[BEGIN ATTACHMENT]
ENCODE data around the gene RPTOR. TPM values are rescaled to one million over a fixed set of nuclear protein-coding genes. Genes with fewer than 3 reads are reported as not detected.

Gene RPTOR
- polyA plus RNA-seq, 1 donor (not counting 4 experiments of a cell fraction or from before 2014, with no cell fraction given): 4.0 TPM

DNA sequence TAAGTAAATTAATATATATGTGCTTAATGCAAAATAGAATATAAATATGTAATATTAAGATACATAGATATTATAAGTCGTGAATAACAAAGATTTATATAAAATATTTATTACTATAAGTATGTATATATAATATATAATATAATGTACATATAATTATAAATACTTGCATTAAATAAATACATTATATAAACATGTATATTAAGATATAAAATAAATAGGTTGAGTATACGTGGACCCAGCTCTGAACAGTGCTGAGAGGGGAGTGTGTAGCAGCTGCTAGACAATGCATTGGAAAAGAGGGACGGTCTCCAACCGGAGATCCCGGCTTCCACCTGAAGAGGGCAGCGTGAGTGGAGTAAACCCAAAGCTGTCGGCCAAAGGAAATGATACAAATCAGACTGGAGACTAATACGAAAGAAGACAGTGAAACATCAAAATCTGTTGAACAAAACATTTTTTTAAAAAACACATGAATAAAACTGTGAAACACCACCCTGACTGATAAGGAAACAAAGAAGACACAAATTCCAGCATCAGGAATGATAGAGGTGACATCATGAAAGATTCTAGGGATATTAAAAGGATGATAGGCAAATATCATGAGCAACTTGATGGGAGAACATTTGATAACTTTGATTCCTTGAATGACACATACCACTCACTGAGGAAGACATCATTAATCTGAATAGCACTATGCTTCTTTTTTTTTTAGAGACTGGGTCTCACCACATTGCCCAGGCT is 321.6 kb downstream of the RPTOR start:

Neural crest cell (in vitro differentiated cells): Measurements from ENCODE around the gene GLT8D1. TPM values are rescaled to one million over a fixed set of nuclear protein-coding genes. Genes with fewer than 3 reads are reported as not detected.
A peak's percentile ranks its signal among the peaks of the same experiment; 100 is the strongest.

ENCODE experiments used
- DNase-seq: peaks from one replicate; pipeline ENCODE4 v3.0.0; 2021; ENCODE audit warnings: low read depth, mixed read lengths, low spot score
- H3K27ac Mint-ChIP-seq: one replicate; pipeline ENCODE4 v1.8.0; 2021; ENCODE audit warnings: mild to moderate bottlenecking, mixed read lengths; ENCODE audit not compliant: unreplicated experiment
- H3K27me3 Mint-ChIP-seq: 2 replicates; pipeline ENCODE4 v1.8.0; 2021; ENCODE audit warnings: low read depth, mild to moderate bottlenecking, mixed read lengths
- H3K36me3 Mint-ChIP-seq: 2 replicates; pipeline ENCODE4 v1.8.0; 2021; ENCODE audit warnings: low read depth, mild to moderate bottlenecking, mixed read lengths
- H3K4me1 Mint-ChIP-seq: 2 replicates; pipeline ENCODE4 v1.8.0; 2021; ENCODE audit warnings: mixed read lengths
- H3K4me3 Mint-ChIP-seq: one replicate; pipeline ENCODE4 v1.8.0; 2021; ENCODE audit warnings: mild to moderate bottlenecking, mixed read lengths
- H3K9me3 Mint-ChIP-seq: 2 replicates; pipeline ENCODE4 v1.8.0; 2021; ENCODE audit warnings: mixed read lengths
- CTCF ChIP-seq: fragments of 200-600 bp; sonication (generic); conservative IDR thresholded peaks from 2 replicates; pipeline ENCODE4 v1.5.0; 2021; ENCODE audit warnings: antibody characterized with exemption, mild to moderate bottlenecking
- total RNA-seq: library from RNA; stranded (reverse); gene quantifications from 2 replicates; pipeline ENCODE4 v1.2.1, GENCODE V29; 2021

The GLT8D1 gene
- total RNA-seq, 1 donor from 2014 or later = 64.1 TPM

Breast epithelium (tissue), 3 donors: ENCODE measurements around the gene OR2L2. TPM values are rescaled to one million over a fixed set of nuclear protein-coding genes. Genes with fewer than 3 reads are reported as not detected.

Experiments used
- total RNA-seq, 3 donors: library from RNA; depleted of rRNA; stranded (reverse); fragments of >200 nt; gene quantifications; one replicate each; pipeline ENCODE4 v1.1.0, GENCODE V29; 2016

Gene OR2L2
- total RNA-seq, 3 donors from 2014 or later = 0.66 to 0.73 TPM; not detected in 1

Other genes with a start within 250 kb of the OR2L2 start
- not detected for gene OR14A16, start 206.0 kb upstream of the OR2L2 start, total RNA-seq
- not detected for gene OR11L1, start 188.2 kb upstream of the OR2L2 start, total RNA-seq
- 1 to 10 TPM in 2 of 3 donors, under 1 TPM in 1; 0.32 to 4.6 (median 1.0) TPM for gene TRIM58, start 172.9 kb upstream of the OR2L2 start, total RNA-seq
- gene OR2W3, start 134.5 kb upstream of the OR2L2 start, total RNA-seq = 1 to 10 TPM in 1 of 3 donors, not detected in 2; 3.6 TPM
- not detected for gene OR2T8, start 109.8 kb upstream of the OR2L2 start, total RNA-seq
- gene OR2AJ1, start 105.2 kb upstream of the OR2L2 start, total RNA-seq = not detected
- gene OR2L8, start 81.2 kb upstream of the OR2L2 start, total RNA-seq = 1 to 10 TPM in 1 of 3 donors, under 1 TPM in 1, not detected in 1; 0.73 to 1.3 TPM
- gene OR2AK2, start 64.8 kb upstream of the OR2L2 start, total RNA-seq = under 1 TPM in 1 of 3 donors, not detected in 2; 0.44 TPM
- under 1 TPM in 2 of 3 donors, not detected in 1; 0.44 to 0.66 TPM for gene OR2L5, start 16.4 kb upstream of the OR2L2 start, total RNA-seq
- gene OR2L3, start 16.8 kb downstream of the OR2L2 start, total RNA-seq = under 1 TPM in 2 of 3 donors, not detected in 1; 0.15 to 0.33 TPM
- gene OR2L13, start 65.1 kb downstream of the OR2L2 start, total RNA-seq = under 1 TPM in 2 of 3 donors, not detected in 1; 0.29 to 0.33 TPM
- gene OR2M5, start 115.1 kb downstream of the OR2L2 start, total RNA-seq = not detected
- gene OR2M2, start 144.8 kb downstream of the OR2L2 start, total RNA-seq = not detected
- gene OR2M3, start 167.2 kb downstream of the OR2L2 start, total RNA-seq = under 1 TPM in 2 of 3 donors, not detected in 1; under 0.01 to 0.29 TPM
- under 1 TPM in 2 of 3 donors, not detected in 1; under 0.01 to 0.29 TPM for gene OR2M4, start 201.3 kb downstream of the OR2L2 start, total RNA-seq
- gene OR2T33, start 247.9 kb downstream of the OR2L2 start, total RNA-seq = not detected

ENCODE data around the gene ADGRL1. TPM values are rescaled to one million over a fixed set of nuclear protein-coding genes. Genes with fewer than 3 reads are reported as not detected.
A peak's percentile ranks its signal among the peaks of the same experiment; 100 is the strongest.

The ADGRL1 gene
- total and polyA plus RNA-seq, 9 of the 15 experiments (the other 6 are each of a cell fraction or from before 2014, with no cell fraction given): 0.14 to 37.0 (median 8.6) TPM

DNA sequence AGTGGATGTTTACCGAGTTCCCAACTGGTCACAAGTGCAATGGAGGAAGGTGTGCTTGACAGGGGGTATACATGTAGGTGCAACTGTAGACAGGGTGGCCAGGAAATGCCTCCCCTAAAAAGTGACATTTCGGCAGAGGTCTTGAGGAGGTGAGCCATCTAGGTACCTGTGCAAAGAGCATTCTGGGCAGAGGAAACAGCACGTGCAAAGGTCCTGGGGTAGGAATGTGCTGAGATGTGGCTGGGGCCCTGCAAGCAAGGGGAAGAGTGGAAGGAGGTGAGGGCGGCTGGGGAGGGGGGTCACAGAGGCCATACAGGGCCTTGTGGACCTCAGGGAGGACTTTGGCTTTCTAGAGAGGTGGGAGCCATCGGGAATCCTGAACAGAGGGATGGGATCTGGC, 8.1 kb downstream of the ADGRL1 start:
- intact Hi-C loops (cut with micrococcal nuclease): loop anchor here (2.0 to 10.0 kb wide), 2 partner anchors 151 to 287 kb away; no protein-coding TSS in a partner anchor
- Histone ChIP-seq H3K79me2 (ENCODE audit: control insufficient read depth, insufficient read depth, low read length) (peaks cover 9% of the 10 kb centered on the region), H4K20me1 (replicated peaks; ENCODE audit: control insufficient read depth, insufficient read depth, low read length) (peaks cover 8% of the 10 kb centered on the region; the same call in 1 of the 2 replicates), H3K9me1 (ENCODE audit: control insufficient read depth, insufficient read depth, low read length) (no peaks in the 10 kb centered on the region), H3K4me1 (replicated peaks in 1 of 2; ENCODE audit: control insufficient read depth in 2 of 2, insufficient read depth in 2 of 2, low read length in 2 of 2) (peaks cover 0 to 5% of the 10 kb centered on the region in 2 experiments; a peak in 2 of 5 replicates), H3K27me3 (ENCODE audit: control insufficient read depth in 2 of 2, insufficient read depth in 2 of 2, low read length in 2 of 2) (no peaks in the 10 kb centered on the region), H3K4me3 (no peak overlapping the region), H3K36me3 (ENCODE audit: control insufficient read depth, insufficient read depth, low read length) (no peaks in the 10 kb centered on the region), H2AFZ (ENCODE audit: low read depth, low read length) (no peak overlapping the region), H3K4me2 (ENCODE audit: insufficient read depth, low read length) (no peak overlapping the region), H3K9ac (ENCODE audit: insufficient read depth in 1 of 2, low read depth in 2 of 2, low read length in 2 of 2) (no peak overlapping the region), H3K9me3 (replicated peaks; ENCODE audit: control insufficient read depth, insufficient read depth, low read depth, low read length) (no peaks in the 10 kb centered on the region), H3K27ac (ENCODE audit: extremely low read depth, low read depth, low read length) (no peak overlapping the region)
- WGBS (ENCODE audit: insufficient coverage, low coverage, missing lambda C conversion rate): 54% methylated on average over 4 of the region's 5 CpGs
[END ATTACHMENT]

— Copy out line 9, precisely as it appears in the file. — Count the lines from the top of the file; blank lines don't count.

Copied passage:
- H3K27ac Mint-ChIP-seq: one replicate; pipeline ENCODE4 v1.8.0; 2021; ENCODE audit warnings: mild to moderate bottlenecking, mixed read lengths; ENCODE audit not compliant: unreplicated experiment